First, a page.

Republican who dared to criticize Trump is getting crushed in Texas special election

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Anti-Trump Republican Michael Wood is polling at just 1% as early voting begins.

When Michael Wood announced he was running for Congress in Texas' 6th District, Politico wrote an article saying the overtly anti-Donald Trump Republican could "blaze a trail for the anti-Trump GOP."

But as early voting gets underway for the special election in the suburban Dallas seat, a new poll released Monday found Wood receiving a dismal 1% of the vote — a sign his candidacy has not caught on.

Wood announced he was running on April 5 in a video in which he openly criticized Trump, saying Trump's "actions since Election Day have forfeited his right to ever lead my party again."

"We are not the party of conspiracy theories and QAnon, we can be again the party of ideas," Wood goes on to say in the video, adding that he will work to "rebuild the party of Lincoln."

Wood's tough talk against Trump earned him an endorsement from Rep. Adam Kinzinger (R-IL) — one of the 10 Republicans who voted to impeach Trump, and who has been vocal in his belief that the GOP needs to move on from the former commander-in-chief. And other anti-Trump Republicans, like commentator Bill Kristol, have encouraged the GOP base to support Wood.

But the poll, conducted by the firm Meeting Street and published by the Washington Free Beacon, suggests Wood's anti-Trump message doesn't appear to be working even in Texas' 6th District, a historically Republican suburban Dallas seat that's trended more Democratic in the Trump era. Trump carried the seat by 12 points in 2016, a margin that shrunk to just 3 points in 2020.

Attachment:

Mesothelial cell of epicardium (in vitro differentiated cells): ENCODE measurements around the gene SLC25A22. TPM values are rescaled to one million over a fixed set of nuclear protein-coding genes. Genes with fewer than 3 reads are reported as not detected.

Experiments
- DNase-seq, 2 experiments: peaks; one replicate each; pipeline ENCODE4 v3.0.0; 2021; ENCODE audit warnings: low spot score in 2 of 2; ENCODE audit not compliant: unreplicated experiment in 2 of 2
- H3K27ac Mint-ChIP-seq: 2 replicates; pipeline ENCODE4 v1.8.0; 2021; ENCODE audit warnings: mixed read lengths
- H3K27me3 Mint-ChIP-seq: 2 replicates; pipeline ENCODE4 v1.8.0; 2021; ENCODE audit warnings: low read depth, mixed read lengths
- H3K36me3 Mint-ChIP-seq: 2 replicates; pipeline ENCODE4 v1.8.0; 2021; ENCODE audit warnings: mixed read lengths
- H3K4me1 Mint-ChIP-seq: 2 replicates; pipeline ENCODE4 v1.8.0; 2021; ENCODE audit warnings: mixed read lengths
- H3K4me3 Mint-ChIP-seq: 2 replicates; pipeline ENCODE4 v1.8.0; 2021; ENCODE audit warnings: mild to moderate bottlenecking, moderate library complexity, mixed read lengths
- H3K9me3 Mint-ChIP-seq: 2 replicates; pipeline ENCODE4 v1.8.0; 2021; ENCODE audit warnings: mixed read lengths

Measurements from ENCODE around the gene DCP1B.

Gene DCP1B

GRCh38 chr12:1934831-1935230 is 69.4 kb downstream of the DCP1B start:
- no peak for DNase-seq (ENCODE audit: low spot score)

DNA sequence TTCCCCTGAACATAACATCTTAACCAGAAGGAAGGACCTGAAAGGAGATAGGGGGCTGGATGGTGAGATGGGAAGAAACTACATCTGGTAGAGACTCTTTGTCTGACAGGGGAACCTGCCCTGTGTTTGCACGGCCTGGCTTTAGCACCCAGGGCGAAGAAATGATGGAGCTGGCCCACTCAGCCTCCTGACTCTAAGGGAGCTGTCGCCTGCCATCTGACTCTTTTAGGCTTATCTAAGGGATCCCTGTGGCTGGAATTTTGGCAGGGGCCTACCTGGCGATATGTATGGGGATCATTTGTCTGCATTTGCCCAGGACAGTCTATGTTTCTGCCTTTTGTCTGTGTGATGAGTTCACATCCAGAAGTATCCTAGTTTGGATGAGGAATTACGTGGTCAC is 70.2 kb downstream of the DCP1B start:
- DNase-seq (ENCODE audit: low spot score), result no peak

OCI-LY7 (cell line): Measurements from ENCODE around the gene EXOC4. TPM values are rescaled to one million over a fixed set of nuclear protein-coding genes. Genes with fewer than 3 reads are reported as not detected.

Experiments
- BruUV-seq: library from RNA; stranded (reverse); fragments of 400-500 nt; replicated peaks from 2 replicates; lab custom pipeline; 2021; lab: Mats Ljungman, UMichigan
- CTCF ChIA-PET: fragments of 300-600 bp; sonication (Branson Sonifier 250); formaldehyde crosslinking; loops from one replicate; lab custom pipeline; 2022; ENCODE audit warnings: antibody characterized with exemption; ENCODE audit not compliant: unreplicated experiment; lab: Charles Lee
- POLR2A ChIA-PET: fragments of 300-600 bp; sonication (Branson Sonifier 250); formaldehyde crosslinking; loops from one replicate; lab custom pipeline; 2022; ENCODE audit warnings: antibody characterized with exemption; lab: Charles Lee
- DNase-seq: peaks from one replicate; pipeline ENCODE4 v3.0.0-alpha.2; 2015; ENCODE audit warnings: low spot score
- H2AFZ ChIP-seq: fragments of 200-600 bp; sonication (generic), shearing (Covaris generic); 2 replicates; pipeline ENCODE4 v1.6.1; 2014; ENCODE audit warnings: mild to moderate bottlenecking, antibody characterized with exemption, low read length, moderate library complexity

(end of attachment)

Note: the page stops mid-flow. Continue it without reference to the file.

The seat is vacant because former Rep. Ron Wright (R-TX) died after contracting the coronavirus.

Meanwhile, two of the GOP frontrunners in the race, have embraced Trump.

Susan Wright, the widow of the late congressman, said in her campaign announcement that her husband "was a staunch defender of President Trump and his America-First agenda, voting in line with the President over 96% of the time" and that she will "continue focusing" on those issues.

Candidate Brian Harrison has also touted his ties to Trump in the race. Harrison, who was chief of staff at the Department of Health and Human Services during the Trump administration, has used photos of himself with Trump in ads, as well as on his campaign website, which also uses Trump's "America First" slogan.

It's the latest sign that the GOP base is not ready to quit the former commander-in-chief.

Other national polls have shown that Republican voters still want Trump to lead their party, with a Quinnipiac survey from Feb. 15 finding that 75% of Republicans "would like to see Trump play a prominent role in the Republican Party."

And that could be a problem for Republicans, as that same Quinnipiac survey found that while GOP voters still want Trump around, the country as a whole does not, with 55% saying that Trump "should not be allowed to hold elected office in the future."

"He may be down, but he is certainly not out of favor with the GOP," Quinnipiac University Polling Analyst Tim Malloy said in a news release about the survey. "Twice impeached, vilified by Democrats in the trial, and virtually silenced by social media... despite it all, Donald Trump keeps a solid foothold in the Republican Party."

Published with permission of The American Independent Foundation.